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First Farm-Size Fuel Maker
North Dakota farmer Charles Bahm, of New Salem,, has a tiger by the tail.
"He's the nation's first farmer, so far as we know, to own and operate a farm-size screwpress for turning sunflower and soybeans into tractor fuel.. When he goes to the field this spring, he'll be running his diesel tractors entirely on oil extracted from home-grown sunflower seeds.
"This is the missing link I'd been looking for," says Bahm who "spent a bundle" to have a British manufactured oil extractor air freighted all the way from England to his North Dakota farm. "I knew even without seeing it work that this was the answer to becoming completely self sufficient for fuel.
Several weeks after Bahm picked up his new "fuel. maker" at the airport, the company - Simon Rosedowns, Hull, England, - made him an offer he couldn't refuse: The opportunity to become the firm's sales representative for the entire United States and Canada.
"I've really got a tiger by the tail," admits Bahm, who mounted his new fuel maker on a trailer so he could use it at home to make and stockpile the fuel he will need to run his tractors, yet be able to tow it along to the many meetings he's been asked to attend to display and discuss his new method of turning home grown sunflowers into tractor fuel.
"Interest among farmers and ranchers has been tremendous," Bahm told FARM SHOW. "We've answered hundreds of inquiries and our phone rings constantly. We've already sold seven machines since the first of the year and have 50 more coming from England," he told FARM SHOW two weeks ago.
The farm-size Simon-Rosedowns oil extractor he sells is called the Mini 40 Screw Press. It's powered by a 3 hp. electric motor and sells for $7,560 (fob Chicago) and processes about 5 gal. of oil per hour. Sunflower seeds gravity feed into the machine's hopper and screw-press mechanism which separates the meats and shells from the sunflower oil. The oil is collected on one side of the machine while the meats and shells are ground into meal and collected in the front.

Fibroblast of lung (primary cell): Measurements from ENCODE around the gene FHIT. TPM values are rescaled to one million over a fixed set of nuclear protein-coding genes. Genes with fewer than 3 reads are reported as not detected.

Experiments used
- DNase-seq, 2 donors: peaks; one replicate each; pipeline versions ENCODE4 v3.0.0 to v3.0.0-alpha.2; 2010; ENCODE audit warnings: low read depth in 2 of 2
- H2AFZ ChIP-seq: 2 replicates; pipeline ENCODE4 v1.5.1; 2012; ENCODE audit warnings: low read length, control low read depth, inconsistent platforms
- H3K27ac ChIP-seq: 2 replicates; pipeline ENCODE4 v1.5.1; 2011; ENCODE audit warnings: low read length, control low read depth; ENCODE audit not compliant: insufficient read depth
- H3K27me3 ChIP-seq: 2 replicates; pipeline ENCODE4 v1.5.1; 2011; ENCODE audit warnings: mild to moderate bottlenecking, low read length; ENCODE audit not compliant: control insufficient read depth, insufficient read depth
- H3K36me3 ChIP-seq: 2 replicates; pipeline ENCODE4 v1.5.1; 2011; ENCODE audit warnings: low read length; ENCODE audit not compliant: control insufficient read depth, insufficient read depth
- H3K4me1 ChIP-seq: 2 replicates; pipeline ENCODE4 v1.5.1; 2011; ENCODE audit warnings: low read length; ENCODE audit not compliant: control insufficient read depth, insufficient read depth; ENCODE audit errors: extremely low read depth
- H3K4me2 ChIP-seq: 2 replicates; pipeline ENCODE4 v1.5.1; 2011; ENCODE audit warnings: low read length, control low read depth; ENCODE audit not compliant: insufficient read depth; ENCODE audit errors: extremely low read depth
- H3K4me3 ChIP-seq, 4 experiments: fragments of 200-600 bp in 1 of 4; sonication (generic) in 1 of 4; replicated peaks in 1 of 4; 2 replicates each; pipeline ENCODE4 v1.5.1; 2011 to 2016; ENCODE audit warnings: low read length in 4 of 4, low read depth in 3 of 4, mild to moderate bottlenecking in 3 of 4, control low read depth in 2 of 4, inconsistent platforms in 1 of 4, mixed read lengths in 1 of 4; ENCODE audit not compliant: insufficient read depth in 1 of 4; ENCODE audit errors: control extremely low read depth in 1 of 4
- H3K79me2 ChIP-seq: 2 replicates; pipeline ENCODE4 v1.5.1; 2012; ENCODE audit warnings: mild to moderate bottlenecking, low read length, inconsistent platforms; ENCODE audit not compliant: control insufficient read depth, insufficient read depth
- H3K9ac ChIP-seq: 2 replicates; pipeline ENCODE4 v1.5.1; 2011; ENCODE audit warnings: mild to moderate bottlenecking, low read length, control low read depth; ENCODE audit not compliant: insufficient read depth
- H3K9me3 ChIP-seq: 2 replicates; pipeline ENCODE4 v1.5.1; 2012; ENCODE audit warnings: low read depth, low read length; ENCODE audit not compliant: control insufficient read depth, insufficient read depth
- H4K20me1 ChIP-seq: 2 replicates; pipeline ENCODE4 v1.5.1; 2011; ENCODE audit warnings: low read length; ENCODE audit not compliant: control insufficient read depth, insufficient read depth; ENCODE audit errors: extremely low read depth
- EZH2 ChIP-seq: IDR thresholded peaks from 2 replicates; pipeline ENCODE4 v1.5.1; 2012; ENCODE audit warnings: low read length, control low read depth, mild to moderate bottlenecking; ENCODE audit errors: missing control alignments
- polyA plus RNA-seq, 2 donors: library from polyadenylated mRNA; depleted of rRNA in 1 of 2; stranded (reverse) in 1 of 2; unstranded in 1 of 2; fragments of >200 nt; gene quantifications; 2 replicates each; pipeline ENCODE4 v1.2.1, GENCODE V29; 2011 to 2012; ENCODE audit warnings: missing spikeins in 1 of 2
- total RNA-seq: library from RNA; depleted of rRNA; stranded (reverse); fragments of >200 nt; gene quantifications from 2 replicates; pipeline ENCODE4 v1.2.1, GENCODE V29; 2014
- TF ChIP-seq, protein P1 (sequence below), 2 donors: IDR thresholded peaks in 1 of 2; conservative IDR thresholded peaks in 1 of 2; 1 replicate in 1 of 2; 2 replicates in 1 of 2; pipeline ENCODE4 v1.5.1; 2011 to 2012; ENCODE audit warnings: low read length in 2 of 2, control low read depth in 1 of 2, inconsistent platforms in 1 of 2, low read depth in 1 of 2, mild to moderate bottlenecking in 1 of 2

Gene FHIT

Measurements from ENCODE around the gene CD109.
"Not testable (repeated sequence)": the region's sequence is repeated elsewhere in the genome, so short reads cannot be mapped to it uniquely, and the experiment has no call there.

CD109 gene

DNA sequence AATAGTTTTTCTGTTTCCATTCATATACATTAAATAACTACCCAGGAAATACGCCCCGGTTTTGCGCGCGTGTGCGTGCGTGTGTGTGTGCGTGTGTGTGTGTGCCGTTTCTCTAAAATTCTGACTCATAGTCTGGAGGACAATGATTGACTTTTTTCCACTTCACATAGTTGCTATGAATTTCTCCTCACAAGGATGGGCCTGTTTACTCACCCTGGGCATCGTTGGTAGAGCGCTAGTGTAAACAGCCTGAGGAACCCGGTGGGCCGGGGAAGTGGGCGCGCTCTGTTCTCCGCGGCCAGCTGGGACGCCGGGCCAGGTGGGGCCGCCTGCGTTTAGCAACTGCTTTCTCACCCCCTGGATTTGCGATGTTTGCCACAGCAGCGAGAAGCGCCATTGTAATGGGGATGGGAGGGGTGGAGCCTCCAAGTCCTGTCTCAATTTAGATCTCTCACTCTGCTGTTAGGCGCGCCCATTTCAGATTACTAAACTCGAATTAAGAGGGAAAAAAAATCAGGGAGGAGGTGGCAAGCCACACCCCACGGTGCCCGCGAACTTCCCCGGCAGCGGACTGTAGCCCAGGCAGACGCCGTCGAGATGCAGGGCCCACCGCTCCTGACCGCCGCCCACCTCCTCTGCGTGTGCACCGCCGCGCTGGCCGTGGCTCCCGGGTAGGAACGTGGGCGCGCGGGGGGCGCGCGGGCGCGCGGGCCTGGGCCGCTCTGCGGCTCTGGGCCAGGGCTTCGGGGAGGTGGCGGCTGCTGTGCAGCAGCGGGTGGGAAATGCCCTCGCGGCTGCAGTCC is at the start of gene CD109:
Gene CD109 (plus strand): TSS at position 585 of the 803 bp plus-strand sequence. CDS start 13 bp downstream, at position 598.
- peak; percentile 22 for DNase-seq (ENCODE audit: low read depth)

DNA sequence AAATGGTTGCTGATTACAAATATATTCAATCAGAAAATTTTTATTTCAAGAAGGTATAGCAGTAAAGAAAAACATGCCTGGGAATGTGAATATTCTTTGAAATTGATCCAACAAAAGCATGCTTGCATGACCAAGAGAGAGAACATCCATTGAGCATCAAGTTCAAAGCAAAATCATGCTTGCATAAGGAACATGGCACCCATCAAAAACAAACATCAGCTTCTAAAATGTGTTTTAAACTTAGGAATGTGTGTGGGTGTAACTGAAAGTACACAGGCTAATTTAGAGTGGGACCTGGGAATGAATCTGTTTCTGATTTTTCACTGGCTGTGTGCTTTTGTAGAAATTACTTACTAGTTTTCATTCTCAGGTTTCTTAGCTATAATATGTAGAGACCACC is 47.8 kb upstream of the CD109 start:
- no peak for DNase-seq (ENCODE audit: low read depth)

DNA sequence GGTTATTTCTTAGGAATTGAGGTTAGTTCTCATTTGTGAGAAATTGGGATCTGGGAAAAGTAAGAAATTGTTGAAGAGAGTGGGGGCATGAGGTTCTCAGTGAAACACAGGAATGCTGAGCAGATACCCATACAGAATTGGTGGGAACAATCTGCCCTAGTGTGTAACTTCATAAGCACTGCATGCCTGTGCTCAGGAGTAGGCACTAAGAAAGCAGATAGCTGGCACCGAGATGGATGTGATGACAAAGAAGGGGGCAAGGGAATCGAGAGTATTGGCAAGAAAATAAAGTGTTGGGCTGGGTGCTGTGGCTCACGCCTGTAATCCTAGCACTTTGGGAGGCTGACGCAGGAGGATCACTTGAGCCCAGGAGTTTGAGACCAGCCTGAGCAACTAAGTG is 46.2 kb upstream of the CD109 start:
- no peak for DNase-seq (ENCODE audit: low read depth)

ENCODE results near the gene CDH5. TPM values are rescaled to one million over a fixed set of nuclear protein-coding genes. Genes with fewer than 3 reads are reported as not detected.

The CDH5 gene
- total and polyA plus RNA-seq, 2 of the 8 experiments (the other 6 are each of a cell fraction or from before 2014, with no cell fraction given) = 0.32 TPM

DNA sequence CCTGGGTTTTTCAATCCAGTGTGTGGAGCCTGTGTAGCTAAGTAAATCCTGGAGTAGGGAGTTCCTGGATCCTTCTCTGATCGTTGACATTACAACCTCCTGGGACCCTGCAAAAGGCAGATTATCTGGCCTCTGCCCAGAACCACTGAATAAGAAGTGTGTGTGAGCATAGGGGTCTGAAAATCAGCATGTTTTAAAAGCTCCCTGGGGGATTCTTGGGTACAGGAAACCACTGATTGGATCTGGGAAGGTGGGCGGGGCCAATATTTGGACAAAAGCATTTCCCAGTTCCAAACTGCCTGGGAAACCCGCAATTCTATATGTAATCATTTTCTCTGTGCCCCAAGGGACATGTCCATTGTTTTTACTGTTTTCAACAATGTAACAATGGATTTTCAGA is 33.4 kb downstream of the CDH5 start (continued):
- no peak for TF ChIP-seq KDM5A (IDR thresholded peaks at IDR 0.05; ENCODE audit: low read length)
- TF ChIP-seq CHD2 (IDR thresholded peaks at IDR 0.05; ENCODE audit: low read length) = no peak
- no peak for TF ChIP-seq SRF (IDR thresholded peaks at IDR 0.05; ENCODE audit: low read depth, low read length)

Oil squeezed out of sunflower seeds goes through a filter and into the fuel storage tank where it's used "as is" to fuel Bahm's tractors.
Except for some minor adjustments, Bahm is confident his sunflower oil fuel will power his tractors, a Ford TW20 and an Allis 190XT, at peak power efficiency without any engine modifications, and without any engine performance problems. He feels the "secret" is to be sure you run the engine under load and run it hot - in the 190q to 200q range.
"One of the real surprises so far is the amazing feed value we're getting out of the meats, shells and other residue left after extracting the oil from sunflower seeds. The residue contains 28 to 30% protein and, after only two months of feeding, has really slicked up the hair on our beef cows. We tub grind wheat and barley straw, then top it off with the sunflower meal, which is feed up at the rate of 1 lb. per head per day."
At present, no known U.S. or Canadian company makes a "farm size" oil extractor or extruder for soybeans, sunflowers and other oil seed crops. About a dozen firms make industrial size extractors/extruders which start in the neighborhood of $100,000.
In addition to the British made machine which Bahm sells, a Japanese firm makes a similar farmsize oil extractor. Labeled the Model 52, it's powered by a 3 hp. electric motor and has an hourly capacity of 65 to 100 lbs. of sunflower and other oil-seed crops per hour. It sells for $4,135, FOB Portland, Oregon, according to Y. Kagawa, managing director for the "CECOCO" Company, Box 8, Ibaraki City, Osaka 567, Japan.
Researchers at North Dakota State University, Fargo, are using one of the Japanese extractors for a wide variety of "sunflower oil for fuel" experiments. Although optimistic about its possibilities, NDSU researchers feel it's still to early to start touting a sunflower-power era.
"There are still too many unanswered questions. Before you start pouring sunflower oil into your diesel powered tractors, wait until more research results are in, particularly on the long term effect sunflo

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1981 - Volume #5, Issue #2